The Dow's new all-time high and better economic data from the United States propelled world markets Wednesday, with European stocks hitting a four-year high.
Investors are cheered by major central banks' commitments to keep supporting growth in the world biggest economies — the U.S., China, the 17-country eurozone, Japan and Britain.
That has helped them look past political trouble in Washington, where automatic government budget cuts took effect last week after President Barack Obama and Congress failed to reach a budget deal. The $85 billion in cuts are expected to hurt U.S. economic growth, but for now investors seem happy to buy further into the market rally.
European shares added to gains reaped a day earlier, when the Dow posted a new record, before losing ground later on in the day. Britain's FTSE 100 ended Wednesday 0.07 percent down at 6,427 while Germany's DAX advanced 0.62 percent to 7,919. France's CAC-40 closed 0.35 percent down at 3,773.
A broader measure of European stocks, the Stoxx Europe 600, rose to its highest level since June 2008.
Wall Street showed no signs of slowing, with the Dow rising 0.3 percent, to 14,286 and the broader S&P 500 adding 0.03 percent to 1,540.
The new gains were fueled by a strong hiring survey by private payrolls company ADP. It showed hiring in the private sector continued in February at a strong pace of 198,000, suggesting the official monthly figure, due Friday, will meet market hopes. Economists expect the U.S. economy added 152,000 jobs in February.
Earlier in Asia, Japan's benchmark index reached a multi-year closing high, capping a day of positive trade in the region. The Nikkei 225 jumped 2.1 percent to close at 11,932.27, the highest finish since September 2008.
Hong Kong's Hang Seng added 1 percent to 22,777.84. South Korea's Kospi rose 0.2 percent to 2,020.74. Australia's S&P/ASX 200 advanced 0.8 percent to 5,116.80. Benchmarks in Singapore, Taiwan, Indonesia and mainland China rose.
Ric Spooner, chief market analyst at CMC Markets, said the new highs reached on Wall Street provided a psychological boost to investors but that such gains can go into reverse pretty quickly.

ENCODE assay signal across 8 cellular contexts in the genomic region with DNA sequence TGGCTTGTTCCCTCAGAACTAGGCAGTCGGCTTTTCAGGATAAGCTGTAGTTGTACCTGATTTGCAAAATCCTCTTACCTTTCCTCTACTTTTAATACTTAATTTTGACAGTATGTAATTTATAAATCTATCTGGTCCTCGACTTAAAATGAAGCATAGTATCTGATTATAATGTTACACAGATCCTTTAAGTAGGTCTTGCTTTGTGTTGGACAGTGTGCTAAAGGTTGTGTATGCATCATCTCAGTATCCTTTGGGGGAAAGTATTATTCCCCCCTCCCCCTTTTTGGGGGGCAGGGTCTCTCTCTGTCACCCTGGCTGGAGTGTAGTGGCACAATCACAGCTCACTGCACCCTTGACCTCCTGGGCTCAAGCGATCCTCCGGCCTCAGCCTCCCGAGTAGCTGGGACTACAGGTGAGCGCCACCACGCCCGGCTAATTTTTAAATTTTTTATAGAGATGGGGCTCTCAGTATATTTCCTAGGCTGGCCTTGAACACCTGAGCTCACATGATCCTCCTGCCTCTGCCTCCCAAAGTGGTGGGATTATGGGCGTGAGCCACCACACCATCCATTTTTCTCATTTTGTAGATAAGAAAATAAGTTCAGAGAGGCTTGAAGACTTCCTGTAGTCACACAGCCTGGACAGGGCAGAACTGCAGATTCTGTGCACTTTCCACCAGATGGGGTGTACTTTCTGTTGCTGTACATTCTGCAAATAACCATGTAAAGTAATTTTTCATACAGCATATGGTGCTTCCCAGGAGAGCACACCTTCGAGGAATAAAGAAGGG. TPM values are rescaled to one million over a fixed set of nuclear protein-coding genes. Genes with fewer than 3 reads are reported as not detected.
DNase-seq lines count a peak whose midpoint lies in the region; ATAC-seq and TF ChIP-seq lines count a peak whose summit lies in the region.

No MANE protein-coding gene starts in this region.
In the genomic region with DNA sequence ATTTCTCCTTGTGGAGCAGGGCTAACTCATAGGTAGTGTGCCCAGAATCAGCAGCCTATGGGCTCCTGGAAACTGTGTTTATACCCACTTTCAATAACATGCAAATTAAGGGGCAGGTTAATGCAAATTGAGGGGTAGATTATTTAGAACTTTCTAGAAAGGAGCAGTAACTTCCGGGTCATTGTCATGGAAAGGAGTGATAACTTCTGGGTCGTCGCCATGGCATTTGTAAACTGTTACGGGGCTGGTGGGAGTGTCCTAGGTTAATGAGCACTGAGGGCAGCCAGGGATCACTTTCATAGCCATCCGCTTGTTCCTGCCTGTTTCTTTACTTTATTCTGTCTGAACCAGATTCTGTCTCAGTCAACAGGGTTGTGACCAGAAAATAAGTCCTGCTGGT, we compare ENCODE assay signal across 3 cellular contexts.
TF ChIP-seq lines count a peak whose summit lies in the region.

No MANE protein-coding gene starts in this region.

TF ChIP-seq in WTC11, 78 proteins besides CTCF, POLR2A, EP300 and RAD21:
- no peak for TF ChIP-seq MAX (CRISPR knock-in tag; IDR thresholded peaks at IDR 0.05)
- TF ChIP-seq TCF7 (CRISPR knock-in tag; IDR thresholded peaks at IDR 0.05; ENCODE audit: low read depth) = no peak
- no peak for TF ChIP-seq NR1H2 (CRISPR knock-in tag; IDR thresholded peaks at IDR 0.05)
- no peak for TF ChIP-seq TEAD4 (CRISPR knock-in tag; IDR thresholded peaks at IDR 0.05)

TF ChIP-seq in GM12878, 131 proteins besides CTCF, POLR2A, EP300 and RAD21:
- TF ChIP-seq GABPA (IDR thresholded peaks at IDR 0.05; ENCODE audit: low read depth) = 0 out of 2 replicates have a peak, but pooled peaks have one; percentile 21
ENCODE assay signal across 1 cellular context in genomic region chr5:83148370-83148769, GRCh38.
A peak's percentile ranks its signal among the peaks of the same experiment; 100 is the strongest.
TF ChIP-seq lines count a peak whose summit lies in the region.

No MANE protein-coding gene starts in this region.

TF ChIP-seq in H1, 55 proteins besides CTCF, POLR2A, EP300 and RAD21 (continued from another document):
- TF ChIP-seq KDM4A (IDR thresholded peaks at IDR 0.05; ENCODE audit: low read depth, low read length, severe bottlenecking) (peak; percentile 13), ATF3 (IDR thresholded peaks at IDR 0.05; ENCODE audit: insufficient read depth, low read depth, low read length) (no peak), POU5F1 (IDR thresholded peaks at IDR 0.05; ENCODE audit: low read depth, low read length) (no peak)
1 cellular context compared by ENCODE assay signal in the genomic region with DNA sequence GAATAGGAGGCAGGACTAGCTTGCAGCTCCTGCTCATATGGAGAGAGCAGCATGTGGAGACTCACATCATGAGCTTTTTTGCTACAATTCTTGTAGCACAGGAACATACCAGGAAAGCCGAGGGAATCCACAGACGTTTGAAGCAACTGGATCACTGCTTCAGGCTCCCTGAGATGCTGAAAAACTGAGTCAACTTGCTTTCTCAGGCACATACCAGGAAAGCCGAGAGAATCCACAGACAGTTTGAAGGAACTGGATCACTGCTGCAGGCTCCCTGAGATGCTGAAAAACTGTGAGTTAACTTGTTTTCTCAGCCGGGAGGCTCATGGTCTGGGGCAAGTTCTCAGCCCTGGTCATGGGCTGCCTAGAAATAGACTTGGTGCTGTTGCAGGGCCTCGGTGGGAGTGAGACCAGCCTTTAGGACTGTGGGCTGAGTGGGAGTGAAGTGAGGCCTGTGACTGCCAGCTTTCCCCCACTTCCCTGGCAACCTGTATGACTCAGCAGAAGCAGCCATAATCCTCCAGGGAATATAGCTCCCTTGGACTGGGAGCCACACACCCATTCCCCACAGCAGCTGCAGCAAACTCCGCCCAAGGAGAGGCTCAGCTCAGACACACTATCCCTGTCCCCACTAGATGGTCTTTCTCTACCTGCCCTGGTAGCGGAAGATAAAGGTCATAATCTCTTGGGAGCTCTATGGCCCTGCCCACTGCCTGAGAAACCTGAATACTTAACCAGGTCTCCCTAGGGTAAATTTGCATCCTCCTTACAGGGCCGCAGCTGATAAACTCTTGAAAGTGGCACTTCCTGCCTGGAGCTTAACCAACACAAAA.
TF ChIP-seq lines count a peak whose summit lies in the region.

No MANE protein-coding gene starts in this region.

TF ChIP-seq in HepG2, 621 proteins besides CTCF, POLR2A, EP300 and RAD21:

"From the big picture point of view, there is a lot of risk in either direction for the stock market at the moment," he said. "But we could quite easily continue rising, given how low interest rates are."
Federal Reserve chairman Ben Bernanke has recently suggested that the central bank would continue its campaign of massive bond-buying, known as "quantitative easing," to support the world's biggest economy. The issuance of bonds has pushed their prices down, steering investors toward stocks.
"The lesson is clear. Don't bet on Capitol Hill. Bet on Fed Chairman Ben Bernanke instead. To be sure, it was Bernanke's reassurance, as last week's congressional testimonies on monetary policy, to keep QE3 on its present course that turned a worried stock market into a record high," said analysts at DBS Bank Ltd. in Singapore.
Meanwhile, Japan's central bank is expected to sharply loosen its monetary policy to get the economy growth after two decades of stagnation. Chinese authorities have committed themselves to their economic growth target, while the European Central Bank is expected to leave interest rates at record lows for the foreseeable future.
In commodity markets, the benchmark oil contract for April delivery was down 93 cents to $89.89 per barrel in electronic trading on the New York Mercantile Exchange. The contract rose 70 cents on Tuesday, hours after the death of Venezuelan President Hugo Chavez, whose country sits on the world's second-largest oil reserves, after Saudi Arabia.
In currencies, the euro shed 0.5 percent against the dollar, to $1.2988, while the dollar rose 0.7 percent against the Japanese yen, to 93.86 yen.
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